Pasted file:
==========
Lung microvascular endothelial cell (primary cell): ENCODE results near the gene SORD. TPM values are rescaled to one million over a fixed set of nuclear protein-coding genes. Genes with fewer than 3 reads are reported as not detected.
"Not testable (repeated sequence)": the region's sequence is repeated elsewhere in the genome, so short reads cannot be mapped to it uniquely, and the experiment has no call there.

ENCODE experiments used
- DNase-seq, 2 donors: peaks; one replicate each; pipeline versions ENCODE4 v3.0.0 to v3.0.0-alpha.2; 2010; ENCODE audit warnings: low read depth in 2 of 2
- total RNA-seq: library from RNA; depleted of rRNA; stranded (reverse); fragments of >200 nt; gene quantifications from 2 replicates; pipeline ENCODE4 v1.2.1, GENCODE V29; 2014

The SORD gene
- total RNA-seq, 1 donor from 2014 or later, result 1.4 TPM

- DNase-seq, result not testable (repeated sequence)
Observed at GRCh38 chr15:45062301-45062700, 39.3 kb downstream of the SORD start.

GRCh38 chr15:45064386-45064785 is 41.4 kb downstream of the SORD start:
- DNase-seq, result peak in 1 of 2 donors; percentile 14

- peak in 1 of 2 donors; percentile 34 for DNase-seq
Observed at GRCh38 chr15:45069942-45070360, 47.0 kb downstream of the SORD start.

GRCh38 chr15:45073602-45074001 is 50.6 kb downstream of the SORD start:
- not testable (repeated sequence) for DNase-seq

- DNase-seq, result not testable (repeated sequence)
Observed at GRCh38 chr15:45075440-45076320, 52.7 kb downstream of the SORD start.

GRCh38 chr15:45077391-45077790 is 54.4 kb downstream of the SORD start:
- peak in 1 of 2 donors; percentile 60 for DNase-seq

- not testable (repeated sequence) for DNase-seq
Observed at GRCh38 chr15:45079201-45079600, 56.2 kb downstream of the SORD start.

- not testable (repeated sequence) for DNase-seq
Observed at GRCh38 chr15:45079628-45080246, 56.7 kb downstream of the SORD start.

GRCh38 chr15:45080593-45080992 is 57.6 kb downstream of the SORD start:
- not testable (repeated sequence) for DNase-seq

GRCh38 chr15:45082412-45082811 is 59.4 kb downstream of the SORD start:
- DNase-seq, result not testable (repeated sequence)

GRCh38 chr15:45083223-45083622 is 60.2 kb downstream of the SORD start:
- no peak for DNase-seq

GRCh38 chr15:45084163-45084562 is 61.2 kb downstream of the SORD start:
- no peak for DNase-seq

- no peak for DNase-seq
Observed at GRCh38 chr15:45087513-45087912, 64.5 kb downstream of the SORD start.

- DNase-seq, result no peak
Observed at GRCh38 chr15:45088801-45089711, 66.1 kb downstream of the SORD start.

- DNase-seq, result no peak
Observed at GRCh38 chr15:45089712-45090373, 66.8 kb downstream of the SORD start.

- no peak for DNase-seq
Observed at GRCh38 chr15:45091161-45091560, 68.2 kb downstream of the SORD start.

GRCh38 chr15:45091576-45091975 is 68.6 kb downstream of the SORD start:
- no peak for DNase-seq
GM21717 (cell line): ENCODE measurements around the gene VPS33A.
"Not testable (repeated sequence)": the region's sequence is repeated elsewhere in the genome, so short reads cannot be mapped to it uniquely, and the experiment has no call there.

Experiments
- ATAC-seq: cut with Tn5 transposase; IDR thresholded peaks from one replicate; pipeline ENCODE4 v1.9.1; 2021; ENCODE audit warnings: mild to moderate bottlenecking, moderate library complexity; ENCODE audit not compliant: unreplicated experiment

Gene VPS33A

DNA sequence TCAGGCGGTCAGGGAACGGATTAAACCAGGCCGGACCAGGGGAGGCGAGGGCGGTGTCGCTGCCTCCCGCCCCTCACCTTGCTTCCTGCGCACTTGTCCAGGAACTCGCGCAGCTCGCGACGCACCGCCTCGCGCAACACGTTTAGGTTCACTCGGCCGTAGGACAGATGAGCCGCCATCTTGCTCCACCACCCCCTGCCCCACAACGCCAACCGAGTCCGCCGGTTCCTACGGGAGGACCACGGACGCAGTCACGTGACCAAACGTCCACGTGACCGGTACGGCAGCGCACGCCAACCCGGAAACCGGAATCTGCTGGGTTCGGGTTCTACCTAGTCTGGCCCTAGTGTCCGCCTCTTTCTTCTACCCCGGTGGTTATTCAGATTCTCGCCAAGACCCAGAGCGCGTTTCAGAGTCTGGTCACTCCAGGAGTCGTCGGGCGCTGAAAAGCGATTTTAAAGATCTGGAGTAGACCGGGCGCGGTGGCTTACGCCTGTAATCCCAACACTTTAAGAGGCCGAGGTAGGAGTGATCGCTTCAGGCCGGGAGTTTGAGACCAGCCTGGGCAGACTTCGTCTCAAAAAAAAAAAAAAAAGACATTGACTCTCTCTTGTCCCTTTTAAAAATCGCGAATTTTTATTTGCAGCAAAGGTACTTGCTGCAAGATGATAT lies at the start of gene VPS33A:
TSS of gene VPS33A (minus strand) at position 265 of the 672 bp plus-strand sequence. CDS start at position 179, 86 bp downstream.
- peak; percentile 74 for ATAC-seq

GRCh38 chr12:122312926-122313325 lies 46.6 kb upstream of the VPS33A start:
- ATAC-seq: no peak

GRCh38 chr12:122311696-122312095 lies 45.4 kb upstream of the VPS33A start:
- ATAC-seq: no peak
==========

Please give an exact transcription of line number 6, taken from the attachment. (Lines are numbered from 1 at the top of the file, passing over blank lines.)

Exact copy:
The SORD gene